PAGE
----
Xavier University (XU)

Cincinnati, OH

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Xavier University

Xavier University

XU Reviews

Overall School Rating:

Rated 4 of 5 Stars 1 Review

Campus Facilities:
Rated 4 of 5 Stars
Nightlife:
Rated 4 of 5 Stars
On Campus Dining:
Rated 3 of 5 Stars
Diversity:
Rated 5 of 5 Stars
Housing:
Rated 3 of 5 Stars
Athletics:
Rated 5 of 5 Stars
Safety & Security:
Rated 5 of 5 Stars
Job/Career Placement:
Rated 4 of 5 Stars
Off Campus Dining:
Rated 3 of 5 Stars
Local Atmosphere:
Rated 4 of 5 Stars
Academics:
Rated 4 of 5 Stars
College Life:
Rated 4 of 5 Stars

Student Ratings

Reviews for Xavier University

Former Student - Last Attended 1995

Overall Rating

Detailed Ratings

Campus Facilities:
Rated 4 of 5 Stars
Nightlife:
Rated 4 of 5 Stars
On Campus Dining:
Rated 3 of 5 Stars
Diversity:
Rated 5 of 5 Stars
Housing:
Rated 3 of 5 Stars
Athletics:
Rated 5 of 5 Stars
Safety & Security:
Rated 5 of 5 Stars
Greek Life:
Rated n/a of 5 Stars
Job/Career Placement:
Rated 4 of 5 Stars
Off Campus Dining:
Rated 3 of 5 Stars
Local Atmosphere:
Rated 4 of 5 Stars
Academics:
Rated 4 of 5 Stars
College Life:
Rated 4 of 5 Stars
Overall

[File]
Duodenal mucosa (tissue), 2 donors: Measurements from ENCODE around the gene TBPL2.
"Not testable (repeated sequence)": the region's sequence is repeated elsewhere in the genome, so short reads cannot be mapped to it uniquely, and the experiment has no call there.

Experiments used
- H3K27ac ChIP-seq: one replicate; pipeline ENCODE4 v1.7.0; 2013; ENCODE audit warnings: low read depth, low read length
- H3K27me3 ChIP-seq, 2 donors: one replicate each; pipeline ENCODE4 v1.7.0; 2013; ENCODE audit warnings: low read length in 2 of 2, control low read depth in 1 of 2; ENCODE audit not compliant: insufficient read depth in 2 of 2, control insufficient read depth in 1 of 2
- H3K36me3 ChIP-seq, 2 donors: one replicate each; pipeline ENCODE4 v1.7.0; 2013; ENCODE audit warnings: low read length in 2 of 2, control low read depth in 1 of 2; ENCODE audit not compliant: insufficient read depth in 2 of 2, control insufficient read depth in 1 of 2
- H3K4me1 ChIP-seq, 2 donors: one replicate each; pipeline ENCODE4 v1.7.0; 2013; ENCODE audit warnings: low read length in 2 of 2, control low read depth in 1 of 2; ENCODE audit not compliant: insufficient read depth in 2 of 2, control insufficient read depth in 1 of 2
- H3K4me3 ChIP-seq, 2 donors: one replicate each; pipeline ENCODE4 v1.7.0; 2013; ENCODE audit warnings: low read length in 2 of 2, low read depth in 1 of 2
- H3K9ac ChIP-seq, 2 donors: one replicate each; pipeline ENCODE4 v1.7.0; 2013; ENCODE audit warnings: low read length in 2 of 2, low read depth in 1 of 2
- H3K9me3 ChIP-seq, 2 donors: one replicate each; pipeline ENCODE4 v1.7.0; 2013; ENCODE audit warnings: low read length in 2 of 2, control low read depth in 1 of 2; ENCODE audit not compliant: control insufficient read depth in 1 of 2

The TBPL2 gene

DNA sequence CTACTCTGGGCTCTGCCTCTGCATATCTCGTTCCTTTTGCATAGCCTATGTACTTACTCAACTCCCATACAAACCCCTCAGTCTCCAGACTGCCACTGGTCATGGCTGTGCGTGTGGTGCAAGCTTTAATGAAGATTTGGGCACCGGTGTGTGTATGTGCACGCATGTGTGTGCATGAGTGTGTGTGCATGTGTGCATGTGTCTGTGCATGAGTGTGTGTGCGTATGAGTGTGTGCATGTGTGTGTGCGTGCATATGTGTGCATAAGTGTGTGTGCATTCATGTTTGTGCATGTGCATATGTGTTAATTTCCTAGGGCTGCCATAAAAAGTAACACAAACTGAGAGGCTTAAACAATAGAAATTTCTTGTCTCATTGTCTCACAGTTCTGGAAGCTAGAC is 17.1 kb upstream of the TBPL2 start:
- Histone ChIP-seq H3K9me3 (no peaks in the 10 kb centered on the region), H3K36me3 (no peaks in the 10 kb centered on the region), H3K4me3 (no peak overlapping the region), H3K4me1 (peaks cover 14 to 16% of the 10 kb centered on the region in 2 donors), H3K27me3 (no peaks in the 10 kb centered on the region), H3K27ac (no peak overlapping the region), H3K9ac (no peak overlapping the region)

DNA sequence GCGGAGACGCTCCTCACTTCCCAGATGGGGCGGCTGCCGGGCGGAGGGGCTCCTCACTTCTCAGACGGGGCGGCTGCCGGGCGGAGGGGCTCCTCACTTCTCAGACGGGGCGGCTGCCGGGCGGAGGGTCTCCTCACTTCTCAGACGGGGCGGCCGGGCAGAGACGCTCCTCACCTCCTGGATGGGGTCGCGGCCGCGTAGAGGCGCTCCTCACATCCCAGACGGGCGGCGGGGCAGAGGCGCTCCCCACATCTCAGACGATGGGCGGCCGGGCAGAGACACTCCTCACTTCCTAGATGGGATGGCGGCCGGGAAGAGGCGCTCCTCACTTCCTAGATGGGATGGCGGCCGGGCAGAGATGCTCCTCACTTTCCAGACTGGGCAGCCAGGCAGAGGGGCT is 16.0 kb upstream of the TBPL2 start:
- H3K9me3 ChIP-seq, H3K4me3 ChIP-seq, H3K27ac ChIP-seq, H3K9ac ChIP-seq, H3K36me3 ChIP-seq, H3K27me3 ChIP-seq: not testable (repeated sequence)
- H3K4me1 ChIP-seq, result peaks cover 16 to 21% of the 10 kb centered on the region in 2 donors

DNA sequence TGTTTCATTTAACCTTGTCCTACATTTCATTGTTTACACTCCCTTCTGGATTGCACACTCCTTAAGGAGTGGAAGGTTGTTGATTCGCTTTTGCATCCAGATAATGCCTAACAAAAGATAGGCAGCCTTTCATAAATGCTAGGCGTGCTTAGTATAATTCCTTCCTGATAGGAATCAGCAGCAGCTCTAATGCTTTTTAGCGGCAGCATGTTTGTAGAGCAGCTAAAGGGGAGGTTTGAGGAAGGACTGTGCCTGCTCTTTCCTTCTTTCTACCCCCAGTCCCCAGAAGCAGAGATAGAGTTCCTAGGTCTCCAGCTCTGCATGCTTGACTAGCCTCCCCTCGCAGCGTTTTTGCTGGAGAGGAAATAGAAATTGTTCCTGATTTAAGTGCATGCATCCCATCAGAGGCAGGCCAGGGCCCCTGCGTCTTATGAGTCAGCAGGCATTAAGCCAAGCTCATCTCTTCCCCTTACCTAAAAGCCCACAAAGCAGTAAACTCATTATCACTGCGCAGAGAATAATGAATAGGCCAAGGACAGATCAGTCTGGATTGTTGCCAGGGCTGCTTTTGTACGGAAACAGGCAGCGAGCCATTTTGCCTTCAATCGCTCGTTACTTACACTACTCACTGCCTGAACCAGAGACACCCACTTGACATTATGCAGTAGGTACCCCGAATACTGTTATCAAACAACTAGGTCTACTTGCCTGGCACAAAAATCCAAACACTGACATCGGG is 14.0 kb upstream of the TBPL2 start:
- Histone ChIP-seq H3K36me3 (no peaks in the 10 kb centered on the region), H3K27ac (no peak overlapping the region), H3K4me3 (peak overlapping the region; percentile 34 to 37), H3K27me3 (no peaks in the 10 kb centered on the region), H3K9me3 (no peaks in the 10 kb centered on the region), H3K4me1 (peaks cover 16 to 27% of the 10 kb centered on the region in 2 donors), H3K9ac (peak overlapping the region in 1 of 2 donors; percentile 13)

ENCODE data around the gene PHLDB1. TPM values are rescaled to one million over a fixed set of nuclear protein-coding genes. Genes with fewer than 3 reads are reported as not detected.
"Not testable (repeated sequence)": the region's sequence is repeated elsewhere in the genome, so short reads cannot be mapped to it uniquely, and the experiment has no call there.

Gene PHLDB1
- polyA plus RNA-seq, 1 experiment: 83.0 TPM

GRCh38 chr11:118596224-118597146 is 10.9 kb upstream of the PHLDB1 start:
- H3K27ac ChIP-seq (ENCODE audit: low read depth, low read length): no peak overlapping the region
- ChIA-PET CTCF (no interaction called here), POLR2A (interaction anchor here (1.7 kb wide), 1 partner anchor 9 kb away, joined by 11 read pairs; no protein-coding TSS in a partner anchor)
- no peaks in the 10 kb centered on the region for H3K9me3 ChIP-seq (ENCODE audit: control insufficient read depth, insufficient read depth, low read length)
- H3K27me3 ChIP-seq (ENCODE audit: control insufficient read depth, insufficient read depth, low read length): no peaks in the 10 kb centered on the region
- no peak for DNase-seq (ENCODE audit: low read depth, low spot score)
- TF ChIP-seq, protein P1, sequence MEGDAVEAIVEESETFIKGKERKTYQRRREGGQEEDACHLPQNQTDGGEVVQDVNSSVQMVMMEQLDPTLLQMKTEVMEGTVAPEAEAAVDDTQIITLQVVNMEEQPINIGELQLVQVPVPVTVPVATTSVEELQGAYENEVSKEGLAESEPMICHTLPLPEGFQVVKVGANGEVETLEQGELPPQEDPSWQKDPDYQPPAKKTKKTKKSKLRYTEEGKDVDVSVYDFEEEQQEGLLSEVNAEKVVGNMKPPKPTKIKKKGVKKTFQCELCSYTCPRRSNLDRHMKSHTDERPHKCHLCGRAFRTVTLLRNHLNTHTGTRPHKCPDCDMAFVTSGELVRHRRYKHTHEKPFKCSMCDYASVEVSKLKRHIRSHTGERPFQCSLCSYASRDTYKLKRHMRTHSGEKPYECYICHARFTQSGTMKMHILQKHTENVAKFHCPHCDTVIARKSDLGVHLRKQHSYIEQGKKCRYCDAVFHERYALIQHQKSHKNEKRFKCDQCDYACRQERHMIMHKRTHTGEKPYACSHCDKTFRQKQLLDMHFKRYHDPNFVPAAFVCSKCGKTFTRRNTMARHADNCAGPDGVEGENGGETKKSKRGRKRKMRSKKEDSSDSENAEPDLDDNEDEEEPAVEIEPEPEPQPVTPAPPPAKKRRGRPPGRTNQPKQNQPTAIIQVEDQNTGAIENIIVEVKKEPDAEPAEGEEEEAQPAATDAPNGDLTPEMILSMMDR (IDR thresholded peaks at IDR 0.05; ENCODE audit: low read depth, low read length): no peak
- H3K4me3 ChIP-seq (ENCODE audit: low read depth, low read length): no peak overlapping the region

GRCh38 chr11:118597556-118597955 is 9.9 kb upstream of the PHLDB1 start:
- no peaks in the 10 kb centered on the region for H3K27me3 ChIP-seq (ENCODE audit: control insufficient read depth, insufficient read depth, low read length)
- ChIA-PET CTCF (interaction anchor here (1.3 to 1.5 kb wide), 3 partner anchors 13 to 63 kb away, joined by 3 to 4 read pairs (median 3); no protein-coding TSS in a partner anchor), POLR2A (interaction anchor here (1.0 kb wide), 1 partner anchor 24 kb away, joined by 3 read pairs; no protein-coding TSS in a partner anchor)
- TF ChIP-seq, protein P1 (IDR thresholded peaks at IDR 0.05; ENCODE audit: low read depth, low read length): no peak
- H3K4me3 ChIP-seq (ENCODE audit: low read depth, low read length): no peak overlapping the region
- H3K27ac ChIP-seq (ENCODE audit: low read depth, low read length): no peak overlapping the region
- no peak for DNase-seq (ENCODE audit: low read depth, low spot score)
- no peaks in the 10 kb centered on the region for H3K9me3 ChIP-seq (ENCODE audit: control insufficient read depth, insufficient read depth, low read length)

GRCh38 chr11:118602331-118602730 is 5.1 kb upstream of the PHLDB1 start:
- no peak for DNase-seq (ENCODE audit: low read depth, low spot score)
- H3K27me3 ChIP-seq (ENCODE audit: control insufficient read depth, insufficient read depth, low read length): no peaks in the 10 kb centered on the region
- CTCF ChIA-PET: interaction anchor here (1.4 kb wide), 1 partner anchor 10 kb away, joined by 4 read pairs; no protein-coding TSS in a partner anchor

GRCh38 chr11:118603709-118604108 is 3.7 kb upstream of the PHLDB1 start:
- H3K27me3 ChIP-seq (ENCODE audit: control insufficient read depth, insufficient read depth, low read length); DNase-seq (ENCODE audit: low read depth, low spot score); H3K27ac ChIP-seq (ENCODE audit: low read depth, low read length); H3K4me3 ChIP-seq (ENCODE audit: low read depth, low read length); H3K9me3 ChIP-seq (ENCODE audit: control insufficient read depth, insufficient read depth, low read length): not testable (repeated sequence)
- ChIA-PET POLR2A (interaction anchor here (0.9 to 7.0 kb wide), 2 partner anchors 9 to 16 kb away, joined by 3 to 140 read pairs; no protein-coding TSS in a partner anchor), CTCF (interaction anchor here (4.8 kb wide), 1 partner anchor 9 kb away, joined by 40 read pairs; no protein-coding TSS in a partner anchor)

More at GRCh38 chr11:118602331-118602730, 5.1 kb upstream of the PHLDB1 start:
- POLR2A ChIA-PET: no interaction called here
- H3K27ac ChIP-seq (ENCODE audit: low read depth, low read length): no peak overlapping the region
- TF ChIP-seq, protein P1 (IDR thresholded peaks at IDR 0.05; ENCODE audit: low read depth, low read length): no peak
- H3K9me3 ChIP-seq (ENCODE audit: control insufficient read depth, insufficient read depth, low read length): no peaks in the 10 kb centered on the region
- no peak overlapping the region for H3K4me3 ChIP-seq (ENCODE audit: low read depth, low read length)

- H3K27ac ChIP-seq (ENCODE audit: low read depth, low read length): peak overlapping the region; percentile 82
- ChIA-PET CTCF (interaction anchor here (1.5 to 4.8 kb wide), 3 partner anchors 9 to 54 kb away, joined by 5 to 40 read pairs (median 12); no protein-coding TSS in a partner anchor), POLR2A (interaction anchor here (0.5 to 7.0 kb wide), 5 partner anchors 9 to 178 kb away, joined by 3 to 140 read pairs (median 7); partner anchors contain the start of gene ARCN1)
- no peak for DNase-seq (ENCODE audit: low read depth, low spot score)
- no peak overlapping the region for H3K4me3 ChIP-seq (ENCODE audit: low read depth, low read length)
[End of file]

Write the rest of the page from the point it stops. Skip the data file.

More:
When I was looking at colleges, I didn't quite know what I wanted to do, but I wanted to move away from home to a city that would be large enough for me to find a job in once I graduated. In Ohio, that narrows down the choices a bit because so many of the schools are in smaller cities surrounded by rural areas. So I liked the location of Xavier, being in Cincinnati. Moving to a city of that size was a perfect transition of moving away from home and living on my own for the first time - even if it was in a dorm room. The campus has changed a lot since then, and there's been roads closed, green space built in, very large new construction projects (there was always some sort of major project in my 5 years there), a new on campus sport arena, new university center, etc, so I can't really say much about getting around on campus, except that it's not HUGE, so walking from one side to the other was about 15 min. tops. What I really liked about that campus was that it felt like a village. The dorms were close to each other, somewhat in the center, and classroom buildings were in their own section. For the most part, I never had to be in scattered areas of campus on the same day. Had I know exactly what I wanted to do "when I grew up" (I now work on the business side of the music industry, and I didn't really get any exposure to that while I was there. I probably wouldn't have chosen to go to Xavier or I would have chosen a different path while there, but now I can't imagine life without having lived those years where, with whom, and how I did. (I'm sure a lot of people can say that about their college experiences tho.